Beleaguered would-be LTE provider LightSquared faces another imminent set-back, insiders claim, with another high-profile investor supposedly set to cancel a contract after the FCC roadblocked network rollout. LightSquared will get $65m back in prepayments, the WSJ's sources say, when Sprint announces it is tearing up its agreement, with the decision expected to be made public today.
The contract had been for a 15-year deal between the two companies, with LightSquared intending to use a US-wide LTE network to deliver mobile broadband. However, the FCC decided that the satellite technology LightSquared planned to implement would interfere with spectrum already used by GPS, and - deeming the stability of the global positioning system to be far more important - canceled the incipient carrier's approval.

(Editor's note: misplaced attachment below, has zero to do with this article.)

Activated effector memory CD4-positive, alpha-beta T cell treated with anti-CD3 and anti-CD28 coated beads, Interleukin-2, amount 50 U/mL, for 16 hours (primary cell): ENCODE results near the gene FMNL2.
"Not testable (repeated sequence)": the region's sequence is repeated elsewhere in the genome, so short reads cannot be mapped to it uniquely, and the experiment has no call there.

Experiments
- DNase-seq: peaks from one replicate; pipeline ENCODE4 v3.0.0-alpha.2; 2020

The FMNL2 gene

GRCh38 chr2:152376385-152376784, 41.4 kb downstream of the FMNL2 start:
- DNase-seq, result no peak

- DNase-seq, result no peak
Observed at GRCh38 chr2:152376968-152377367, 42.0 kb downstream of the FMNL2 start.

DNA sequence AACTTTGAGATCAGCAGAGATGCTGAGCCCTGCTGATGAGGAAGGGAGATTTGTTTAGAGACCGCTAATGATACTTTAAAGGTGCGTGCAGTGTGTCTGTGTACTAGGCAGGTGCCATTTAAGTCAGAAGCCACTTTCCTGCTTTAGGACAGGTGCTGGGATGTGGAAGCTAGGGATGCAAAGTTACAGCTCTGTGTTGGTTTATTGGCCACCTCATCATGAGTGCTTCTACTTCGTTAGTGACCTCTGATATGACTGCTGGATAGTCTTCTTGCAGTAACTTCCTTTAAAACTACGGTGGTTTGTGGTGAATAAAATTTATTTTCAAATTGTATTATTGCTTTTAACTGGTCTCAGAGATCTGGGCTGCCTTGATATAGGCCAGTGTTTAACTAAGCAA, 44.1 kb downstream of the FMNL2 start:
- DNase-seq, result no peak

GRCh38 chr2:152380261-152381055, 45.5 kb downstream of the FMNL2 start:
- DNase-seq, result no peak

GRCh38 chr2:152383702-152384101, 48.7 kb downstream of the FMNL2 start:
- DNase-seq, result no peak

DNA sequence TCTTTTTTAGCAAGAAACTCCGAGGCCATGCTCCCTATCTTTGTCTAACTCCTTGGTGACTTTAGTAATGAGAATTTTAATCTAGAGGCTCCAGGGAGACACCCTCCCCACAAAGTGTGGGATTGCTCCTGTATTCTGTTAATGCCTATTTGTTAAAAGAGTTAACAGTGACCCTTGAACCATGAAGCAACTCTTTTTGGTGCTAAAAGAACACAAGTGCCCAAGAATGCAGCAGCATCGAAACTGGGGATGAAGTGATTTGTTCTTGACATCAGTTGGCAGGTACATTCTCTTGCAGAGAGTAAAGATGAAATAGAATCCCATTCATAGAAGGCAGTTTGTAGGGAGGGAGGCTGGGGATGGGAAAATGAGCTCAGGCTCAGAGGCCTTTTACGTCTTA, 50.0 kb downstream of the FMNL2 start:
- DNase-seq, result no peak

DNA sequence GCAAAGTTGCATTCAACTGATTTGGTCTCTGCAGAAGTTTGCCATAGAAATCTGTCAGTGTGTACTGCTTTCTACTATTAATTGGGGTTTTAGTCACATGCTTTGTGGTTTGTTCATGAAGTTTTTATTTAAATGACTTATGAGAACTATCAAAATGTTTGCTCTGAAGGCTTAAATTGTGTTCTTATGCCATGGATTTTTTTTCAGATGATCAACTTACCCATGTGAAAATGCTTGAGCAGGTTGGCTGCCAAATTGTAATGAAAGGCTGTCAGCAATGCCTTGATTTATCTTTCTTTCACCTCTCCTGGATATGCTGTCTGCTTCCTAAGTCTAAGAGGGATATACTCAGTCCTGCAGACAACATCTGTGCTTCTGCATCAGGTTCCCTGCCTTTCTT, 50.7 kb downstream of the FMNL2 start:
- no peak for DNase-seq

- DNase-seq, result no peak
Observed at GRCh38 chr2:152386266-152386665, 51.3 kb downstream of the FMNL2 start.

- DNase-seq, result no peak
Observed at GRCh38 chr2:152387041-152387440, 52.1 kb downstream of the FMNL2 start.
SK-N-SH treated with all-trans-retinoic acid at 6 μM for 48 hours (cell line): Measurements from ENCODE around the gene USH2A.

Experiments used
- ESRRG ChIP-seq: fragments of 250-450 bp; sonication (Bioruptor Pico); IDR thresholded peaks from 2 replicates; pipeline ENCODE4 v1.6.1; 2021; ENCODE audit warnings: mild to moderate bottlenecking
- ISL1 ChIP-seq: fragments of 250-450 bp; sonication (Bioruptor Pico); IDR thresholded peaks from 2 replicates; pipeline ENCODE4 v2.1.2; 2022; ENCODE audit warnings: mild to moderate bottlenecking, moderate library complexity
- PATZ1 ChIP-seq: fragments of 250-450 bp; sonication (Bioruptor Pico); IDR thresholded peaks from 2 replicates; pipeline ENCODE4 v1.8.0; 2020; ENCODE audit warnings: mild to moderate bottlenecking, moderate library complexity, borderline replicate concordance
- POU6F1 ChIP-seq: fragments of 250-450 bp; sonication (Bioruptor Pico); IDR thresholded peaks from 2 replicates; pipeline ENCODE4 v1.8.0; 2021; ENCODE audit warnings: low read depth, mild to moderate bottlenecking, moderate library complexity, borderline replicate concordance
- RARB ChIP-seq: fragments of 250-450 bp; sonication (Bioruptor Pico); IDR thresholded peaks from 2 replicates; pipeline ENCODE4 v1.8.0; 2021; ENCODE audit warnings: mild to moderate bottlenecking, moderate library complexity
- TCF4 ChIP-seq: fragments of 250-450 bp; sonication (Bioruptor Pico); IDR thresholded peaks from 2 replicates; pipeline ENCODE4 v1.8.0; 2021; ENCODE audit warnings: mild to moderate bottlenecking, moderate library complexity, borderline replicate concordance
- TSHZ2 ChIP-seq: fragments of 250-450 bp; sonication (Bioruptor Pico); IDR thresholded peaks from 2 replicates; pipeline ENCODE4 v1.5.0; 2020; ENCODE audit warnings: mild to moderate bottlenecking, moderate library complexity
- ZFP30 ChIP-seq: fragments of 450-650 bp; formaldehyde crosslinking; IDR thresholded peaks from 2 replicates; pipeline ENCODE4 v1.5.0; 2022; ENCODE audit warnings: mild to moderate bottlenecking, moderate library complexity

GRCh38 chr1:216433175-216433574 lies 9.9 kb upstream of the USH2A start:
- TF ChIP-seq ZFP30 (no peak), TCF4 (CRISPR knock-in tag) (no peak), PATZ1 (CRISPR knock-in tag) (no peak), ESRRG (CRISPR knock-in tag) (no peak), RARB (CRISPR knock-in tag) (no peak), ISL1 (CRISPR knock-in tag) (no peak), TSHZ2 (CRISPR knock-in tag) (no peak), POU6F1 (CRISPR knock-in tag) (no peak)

LightSquared has recently hired a high-profile legal team to take on the FCC, and according to sources will file a defense against the agency's decision today. That argument - believed to run in the order of 150 pages - will supposedly question the validity of the spectrum testing, as well as chase a new angle on regulatory precedences.
Nonetheless, it's unclear how long LightSquared can continue operations without a 4G network to sell, and the carrier has already been forced to slash its workforce. Analysts predicted earlier this year that the company had sufficient funding for a few more months, though LightSquared itself claims it could operate for "several quarters" more.